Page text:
To George Hammond
September 22.1 1793.
I have yet to acknowledge the receipt of your favor of the 12th. instant covering an additional Instruction, to the Commanders of British armed vessels, and explaining it’s principles, and I receive it readily as a proof of your willingness to2 anticipate our enquiries on subjects interesting to us. Certainly none was ever more so than the instruction in question, as it strikes at the root of our agriculture, and at the means of obtaining for our Citizens in general the numerous articles of necessity and comfort, which they do not make for themselves, but have hitherto procured from other nations by exchange. The paper had been before communicated to the President, and instructions immediately sent to our Minister at London to make proper representations on the subject, in the effect of which we have all that confidence which the justice of the British Government is calculated to inspire. That ‘all provisions are to be considered as contraband in the case where the depriving an enemy of these supplies is one of the means intended to be employed’ or in any case but that of a place actually blockaded, is a position entirely new. However, the discussion having been transferred to another place, I forbear to enter into it here.
We had conjectured, but did not before certainly know that the distinction which the instruction makes between Denmark and Sweden on the one hand, and the United States on the other, in the case of vessels bound to ports blockaded was on the principle explained by you, that what was yielded to those countries by treaty it is not unfriendly to refuse to us, because not yielded to us by treaty. I shall not contest the right of the principle, as a right to it’s reciprocity necessarily results to us. I have the honor to be with great respect, Sir, Your most Obedient servant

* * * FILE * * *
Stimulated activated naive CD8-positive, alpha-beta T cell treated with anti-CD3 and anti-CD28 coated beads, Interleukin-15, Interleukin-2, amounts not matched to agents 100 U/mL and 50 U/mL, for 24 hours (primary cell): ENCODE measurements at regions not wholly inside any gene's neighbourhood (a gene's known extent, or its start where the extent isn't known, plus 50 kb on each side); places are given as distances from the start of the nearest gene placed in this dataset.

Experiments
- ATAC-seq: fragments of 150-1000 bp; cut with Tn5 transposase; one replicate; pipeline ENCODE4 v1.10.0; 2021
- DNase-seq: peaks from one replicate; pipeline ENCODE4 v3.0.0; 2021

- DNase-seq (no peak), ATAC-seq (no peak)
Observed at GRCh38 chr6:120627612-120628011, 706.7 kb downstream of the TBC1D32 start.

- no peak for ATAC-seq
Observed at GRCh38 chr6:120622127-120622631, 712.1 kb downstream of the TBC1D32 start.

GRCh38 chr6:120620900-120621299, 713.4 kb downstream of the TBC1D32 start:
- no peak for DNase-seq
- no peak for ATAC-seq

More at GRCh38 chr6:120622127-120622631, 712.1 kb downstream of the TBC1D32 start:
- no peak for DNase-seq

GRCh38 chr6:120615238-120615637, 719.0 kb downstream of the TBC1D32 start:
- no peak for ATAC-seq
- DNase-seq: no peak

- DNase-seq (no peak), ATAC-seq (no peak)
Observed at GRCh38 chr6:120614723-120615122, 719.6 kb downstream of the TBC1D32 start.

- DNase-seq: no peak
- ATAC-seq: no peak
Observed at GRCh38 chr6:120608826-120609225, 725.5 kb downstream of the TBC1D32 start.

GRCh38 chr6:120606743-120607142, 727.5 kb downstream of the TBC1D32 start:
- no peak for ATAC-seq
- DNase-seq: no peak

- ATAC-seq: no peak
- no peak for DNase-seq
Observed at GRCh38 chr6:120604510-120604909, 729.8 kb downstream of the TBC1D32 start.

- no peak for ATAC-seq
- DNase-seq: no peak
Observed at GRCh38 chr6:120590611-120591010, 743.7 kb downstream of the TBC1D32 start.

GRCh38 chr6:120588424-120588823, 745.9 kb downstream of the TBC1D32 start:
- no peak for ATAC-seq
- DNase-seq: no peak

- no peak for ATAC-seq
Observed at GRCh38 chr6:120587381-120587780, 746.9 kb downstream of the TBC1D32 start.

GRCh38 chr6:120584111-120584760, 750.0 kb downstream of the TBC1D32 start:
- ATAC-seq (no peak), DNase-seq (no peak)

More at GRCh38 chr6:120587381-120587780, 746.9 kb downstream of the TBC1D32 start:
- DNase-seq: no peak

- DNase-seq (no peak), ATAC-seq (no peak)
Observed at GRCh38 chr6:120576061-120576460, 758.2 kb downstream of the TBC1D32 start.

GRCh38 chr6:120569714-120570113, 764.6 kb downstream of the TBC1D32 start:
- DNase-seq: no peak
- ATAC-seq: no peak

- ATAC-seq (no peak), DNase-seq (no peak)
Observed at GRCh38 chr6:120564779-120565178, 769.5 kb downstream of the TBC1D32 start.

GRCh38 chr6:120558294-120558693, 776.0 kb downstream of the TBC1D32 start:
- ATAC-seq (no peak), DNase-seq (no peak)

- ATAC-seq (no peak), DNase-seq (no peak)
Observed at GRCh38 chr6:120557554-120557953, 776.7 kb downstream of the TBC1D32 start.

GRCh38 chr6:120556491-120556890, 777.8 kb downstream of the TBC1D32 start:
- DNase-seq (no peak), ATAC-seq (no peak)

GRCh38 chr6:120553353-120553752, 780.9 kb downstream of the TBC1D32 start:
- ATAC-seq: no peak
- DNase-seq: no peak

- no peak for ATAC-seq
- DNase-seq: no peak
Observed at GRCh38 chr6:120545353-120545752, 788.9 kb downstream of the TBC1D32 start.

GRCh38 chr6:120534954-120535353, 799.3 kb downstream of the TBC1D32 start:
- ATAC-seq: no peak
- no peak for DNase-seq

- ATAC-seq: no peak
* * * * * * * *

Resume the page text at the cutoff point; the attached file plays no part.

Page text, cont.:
PrC (DLC); in Benjamin Bankson’s hand, unsigned; with dateline completed in ink by TJ (see note 1 below); at head of text: “Mr. Hammond.” Dft (DLC); written and signed by TJ ca. 15 Sep. 1793; with “Mount Vernon” in dateline; on verso in pencil: “[to be] copd [and] press copd.” Tr (DNA: RG 46, Senate Records, 3d Cong., 1 st sess.). FC (Lb in DNA: RG 59, DL). Tr (Lb in PRO: FO 116/3); with “Mount Vernon” in dateline. Tr (same, 5/1); with “Mount Vernon” in dateline. Recorded in SJPL. Printed in Message description begins A Message of the President of the United States to Congress Relative to France and Great-Britain. Delivered December 5, 1793. With the Papers therein Referred to. To Which Are Added the French Originals. Published by Order of the House of Representatives, Philadelphia, 1793 description ends , 111. Draft enclosed in TJ to Washington, 15 Sep. 1793.
TJ secured Washington’s approval of this letter while visiting Mount Vernon this day and no doubt promptly dispatched the missing recipient’s copy. In forwarding a copy of TJ’s letter to the British foreign minister, Hammond called attention to “the avidity, with which he seizes on the distinction made in favor of Danish and Swedish ships, as offering a justification of the United States in continuing to France those advantages which that country derives from existing treaties” (Hammond to Lord Grenville, 12 Oct. 1793, PRO: FO 5/1).
1. Digits added in ink by TJ in space left blank by Bankson.
2. In Dft TJ here canceled “furnish us.”